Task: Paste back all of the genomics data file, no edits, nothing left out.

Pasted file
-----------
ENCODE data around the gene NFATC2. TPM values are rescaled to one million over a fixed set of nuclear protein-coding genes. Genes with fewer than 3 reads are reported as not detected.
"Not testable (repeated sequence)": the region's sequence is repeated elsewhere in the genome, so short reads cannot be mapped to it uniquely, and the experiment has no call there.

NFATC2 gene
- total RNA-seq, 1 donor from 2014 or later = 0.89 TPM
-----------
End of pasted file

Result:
ENCODE data around the gene NFATC2. TPM values are rescaled to one million over a fixed set of nuclear protein-coding genes. Genes with fewer than 3 reads are reported as not detected.
"Not testable (repeated sequence)": the region's sequence is repeated elsewhere in the genome, so short reads cannot be mapped to it uniquely, and the experiment has no call there.

NFATC2 gene
- total RNA-seq, 1 donor from 2014 or later = 0.89 TPM